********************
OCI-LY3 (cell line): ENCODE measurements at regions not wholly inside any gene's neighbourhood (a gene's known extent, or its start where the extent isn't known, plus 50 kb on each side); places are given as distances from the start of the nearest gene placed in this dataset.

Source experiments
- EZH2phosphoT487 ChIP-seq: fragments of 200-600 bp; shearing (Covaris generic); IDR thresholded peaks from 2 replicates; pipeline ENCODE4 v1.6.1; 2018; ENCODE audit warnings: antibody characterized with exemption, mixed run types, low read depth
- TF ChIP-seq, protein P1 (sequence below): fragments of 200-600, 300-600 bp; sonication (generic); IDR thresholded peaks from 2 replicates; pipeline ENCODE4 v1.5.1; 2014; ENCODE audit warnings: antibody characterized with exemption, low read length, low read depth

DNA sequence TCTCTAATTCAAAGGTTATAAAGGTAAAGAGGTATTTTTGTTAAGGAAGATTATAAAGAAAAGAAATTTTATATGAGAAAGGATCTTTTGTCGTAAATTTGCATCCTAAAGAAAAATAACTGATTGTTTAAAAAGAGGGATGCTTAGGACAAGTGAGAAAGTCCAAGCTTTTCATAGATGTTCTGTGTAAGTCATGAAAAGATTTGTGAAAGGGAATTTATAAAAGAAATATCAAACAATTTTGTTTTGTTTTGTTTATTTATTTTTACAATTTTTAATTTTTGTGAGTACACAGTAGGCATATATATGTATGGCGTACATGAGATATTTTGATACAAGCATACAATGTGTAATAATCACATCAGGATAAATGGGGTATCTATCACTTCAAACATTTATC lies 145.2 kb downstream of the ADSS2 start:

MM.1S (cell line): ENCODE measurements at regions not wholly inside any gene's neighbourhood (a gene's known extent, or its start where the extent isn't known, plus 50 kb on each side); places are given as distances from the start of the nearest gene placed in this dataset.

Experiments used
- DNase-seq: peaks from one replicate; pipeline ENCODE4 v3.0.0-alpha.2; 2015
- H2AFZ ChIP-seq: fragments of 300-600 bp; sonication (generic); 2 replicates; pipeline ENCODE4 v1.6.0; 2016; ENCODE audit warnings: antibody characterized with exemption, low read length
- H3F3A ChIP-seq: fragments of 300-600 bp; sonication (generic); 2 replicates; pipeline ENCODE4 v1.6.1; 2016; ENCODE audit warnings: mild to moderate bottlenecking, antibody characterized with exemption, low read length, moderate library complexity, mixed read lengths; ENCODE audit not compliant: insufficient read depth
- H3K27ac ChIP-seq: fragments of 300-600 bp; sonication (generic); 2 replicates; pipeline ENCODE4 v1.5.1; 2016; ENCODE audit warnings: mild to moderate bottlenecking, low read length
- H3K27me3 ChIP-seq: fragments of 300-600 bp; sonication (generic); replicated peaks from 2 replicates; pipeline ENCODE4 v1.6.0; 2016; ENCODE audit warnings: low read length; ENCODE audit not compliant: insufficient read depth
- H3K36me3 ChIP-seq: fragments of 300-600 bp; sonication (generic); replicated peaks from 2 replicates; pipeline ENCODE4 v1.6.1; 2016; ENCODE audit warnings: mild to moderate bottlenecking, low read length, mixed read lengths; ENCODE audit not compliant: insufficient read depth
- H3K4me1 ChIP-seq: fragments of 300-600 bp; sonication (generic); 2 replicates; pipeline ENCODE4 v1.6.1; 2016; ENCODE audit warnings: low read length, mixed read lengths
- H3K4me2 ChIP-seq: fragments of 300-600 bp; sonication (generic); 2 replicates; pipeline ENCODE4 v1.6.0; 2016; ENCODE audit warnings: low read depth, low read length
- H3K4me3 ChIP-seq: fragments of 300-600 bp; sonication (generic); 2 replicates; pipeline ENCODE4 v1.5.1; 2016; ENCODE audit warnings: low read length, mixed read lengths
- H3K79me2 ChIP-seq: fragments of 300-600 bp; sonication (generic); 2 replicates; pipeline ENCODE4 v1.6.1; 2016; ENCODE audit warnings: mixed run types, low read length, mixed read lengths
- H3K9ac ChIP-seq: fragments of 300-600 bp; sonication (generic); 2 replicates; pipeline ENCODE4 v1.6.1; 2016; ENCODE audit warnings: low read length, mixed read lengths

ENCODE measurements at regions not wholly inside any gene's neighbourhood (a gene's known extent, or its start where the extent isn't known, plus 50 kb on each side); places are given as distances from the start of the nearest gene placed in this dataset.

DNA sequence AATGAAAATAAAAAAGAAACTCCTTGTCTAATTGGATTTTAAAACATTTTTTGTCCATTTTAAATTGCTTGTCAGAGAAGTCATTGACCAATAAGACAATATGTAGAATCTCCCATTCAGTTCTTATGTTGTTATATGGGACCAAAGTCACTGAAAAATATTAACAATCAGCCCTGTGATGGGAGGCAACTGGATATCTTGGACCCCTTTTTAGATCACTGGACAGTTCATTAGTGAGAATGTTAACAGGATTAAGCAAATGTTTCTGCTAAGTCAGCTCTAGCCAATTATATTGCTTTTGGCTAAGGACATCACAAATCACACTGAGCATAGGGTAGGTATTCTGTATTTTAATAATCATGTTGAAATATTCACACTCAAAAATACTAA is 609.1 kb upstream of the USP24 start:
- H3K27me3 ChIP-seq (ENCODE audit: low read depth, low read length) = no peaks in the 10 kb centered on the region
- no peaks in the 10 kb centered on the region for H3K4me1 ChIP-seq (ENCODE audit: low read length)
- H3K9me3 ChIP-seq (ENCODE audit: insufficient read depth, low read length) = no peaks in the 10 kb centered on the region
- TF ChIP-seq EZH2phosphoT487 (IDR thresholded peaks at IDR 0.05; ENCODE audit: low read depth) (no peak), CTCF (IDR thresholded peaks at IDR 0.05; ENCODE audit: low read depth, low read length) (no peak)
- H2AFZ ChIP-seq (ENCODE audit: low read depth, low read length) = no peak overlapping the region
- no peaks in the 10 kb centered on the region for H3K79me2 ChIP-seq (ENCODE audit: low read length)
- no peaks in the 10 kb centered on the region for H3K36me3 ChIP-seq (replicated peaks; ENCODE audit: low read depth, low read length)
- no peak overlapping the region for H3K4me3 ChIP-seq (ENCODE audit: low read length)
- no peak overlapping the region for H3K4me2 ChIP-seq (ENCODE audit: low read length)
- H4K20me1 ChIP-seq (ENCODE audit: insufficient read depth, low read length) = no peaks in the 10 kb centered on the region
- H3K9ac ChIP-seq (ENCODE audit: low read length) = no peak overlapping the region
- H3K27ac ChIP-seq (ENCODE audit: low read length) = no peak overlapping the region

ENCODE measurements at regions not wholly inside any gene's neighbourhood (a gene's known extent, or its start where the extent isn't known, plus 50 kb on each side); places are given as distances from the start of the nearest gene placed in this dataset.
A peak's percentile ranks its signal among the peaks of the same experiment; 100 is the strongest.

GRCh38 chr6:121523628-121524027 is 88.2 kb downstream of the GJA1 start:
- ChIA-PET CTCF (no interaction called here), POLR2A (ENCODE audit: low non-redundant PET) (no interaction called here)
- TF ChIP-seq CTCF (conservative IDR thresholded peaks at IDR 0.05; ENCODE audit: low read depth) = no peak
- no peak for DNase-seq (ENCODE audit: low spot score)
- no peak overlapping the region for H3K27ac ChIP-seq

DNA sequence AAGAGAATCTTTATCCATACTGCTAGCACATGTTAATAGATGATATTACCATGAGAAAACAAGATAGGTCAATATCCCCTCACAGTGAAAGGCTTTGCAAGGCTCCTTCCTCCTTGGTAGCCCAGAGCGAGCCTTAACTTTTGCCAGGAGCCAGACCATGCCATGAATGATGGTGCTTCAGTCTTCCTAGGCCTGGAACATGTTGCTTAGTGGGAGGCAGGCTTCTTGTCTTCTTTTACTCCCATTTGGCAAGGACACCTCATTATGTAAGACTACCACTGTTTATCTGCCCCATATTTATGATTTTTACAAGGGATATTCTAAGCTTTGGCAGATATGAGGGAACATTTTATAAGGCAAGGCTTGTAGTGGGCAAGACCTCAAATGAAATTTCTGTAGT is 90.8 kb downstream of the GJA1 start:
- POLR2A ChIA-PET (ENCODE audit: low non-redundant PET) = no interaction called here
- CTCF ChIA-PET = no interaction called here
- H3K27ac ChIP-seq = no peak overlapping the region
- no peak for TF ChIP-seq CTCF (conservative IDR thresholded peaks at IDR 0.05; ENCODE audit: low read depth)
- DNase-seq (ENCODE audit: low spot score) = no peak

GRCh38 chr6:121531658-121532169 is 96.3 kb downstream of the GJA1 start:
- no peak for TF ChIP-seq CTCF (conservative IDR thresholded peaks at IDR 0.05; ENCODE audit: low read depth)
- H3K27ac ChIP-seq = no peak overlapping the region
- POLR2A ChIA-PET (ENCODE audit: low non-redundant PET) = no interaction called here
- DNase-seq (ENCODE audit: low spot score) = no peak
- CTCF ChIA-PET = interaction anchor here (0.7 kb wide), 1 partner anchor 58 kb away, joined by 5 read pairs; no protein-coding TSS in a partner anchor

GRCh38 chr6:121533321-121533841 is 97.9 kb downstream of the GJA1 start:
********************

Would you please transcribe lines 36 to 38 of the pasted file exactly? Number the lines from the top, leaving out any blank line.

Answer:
- ChIA-PET CTCF (no interaction called here), POLR2A (ENCODE audit: low non-redundant PET) (no interaction called here)
- TF ChIP-seq CTCF (conservative IDR thresholded peaks at IDR 0.05; ENCODE audit: low read depth) = no peak
- no peak for DNase-seq (ENCODE audit: low spot score)